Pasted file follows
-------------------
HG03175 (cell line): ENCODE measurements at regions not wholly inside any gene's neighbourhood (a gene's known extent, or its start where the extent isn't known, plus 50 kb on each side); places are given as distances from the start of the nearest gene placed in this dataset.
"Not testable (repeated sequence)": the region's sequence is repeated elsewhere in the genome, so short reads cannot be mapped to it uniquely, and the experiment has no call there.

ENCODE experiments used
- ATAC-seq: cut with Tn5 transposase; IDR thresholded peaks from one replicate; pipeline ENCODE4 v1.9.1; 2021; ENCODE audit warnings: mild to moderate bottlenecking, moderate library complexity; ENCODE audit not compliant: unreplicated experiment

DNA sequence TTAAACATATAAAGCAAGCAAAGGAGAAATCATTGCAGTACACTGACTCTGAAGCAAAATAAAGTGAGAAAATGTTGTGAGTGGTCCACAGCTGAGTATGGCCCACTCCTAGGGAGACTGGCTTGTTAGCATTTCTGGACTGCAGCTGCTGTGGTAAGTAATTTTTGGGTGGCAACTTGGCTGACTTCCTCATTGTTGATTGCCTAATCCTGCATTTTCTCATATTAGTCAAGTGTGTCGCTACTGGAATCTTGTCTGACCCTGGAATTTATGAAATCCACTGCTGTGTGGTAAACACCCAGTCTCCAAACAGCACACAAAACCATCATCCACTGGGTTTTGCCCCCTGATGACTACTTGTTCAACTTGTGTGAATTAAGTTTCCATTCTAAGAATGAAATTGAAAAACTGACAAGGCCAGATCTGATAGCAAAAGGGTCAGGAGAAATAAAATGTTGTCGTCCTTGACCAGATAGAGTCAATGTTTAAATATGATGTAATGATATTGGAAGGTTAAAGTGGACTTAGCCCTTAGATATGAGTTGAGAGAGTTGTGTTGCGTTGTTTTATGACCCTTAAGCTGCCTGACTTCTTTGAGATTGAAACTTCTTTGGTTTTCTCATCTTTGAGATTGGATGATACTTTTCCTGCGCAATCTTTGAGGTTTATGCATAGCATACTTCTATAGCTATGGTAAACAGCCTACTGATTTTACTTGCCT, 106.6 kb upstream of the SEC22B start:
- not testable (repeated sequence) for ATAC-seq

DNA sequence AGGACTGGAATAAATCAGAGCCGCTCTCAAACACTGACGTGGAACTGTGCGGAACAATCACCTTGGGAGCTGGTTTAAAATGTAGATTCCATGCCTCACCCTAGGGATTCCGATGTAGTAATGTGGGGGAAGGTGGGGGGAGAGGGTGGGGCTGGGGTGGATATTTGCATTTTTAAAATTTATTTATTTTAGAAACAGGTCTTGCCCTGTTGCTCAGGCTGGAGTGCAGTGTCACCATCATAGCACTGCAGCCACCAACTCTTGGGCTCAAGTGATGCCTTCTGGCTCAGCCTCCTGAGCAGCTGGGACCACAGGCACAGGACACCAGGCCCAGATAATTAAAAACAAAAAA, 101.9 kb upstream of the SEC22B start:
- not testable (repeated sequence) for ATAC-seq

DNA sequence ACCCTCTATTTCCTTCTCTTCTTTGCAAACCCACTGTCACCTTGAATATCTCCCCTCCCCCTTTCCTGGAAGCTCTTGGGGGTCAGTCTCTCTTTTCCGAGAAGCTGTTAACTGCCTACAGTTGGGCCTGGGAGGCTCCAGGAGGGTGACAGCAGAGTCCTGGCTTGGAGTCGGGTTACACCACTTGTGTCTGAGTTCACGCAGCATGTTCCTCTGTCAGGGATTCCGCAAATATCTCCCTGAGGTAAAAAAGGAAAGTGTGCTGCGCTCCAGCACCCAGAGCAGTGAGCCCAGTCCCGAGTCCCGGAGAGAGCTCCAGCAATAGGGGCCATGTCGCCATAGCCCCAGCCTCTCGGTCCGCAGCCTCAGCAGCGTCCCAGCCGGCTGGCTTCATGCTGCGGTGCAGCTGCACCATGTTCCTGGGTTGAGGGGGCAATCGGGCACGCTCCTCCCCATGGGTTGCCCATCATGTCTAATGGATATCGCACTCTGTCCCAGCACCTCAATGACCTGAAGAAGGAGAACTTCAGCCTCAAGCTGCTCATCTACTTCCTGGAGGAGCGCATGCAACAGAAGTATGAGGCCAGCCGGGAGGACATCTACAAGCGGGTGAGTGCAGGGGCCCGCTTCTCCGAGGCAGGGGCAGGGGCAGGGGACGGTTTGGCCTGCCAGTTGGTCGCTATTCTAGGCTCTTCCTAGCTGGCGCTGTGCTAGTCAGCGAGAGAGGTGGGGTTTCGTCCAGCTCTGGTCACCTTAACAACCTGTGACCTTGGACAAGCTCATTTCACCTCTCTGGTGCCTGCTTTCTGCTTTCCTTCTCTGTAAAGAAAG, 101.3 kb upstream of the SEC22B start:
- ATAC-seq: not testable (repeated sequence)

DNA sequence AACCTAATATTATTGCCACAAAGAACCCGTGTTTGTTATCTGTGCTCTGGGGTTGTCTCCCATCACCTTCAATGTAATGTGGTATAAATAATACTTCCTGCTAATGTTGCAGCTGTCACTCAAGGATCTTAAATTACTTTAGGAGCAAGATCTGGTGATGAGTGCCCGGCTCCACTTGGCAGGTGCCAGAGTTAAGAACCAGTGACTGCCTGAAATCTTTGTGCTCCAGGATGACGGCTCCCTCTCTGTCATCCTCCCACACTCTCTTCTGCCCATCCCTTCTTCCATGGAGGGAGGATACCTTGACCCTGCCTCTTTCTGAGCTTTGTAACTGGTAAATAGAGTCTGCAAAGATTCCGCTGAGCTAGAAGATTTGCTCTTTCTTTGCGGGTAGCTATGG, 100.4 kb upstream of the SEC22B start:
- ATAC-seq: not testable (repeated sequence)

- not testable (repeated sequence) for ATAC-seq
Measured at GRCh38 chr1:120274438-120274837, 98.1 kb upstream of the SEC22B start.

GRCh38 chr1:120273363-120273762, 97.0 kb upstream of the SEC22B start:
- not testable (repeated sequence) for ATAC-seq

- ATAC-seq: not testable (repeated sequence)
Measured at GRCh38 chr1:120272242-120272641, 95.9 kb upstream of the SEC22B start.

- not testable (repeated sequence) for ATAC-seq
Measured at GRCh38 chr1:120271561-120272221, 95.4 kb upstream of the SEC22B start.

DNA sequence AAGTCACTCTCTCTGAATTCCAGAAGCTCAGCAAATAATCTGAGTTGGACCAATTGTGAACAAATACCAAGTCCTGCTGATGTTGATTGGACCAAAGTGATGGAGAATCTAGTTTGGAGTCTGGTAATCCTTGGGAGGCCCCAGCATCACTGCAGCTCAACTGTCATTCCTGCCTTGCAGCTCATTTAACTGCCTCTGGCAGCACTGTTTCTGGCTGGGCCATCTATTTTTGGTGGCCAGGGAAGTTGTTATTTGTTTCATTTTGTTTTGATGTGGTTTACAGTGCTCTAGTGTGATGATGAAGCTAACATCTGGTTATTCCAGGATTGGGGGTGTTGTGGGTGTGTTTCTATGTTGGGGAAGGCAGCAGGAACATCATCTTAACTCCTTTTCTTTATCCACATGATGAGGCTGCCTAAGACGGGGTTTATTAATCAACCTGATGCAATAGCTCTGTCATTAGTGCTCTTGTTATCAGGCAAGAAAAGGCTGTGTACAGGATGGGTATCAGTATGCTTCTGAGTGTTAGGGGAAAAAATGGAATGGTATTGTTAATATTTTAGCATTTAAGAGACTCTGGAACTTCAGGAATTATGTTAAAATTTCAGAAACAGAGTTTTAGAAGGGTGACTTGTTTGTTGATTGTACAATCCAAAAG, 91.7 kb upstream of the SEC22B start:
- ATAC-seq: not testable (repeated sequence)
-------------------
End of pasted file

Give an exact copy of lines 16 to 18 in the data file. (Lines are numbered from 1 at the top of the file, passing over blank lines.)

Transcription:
- not testable (repeated sequence) for ATAC-seq

- ATAC-seq: not testable (repeated sequence)
Measured at GRCh38 chr1:120272242-120272641, 95.9 kb upstream of the SEC22B start.